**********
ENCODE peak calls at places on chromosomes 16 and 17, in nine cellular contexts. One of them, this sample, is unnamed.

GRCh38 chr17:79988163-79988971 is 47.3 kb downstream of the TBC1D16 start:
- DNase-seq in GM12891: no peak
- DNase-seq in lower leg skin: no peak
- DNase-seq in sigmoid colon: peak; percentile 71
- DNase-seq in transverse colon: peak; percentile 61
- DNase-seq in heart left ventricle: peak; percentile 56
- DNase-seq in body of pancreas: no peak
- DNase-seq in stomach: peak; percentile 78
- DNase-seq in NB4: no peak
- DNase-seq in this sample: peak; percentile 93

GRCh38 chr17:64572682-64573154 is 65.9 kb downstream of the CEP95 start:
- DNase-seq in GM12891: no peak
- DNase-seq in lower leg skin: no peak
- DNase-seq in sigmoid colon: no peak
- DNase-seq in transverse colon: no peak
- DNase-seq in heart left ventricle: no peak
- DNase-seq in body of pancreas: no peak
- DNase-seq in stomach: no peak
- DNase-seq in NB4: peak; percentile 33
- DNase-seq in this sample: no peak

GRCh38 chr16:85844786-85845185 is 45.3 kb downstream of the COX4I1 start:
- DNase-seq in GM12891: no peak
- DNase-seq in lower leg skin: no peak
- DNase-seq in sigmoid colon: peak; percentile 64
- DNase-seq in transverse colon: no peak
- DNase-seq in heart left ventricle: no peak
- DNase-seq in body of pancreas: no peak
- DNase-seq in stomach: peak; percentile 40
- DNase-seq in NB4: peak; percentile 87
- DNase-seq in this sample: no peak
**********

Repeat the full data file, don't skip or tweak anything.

ENCODE peak calls at places on chromosomes 16 and 17, in nine cellular contexts. One of them, this sample, is unnamed.

GRCh38 chr17:79988163-79988971 is 47.3 kb downstream of the TBC1D16 start:
- DNase-seq in GM12891: no peak
- DNase-seq in lower leg skin: no peak
- DNase-seq in sigmoid colon: peak; percentile 71
- DNase-seq in transverse colon: peak; percentile 61
- DNase-seq in heart left ventricle: peak; percentile 56
- DNase-seq in body of pancreas: no peak
- DNase-seq in stomach: peak; percentile 78
- DNase-seq in NB4: no peak
- DNase-seq in this sample: peak; percentile 93

GRCh38 chr17:64572682-64573154 is 65.9 kb downstream of the CEP95 start:
- DNase-seq in GM12891: no peak
- DNase-seq in lower leg skin: no peak
- DNase-seq in sigmoid colon: no peak
- DNase-seq in transverse colon: no peak
- DNase-seq in heart left ventricle: no peak
- DNase-seq in body of pancreas: no peak
- DNase-seq in stomach: no peak
- DNase-seq in NB4: peak; percentile 33
- DNase-seq in this sample: no peak

GRCh38 chr16:85844786-85845185 is 45.3 kb downstream of the COX4I1 start:
- DNase-seq in GM12891: no peak
- DNase-seq in lower leg skin: no peak
- DNase-seq in sigmoid colon: peak; percentile 64
- DNase-seq in transverse colon: no peak
- DNase-seq in heart left ventricle: no peak
- DNase-seq in body of pancreas: no peak
- DNase-seq in stomach: peak; percentile 40
- DNase-seq in NB4: peak; percentile 87
- DNase-seq in this sample: no peak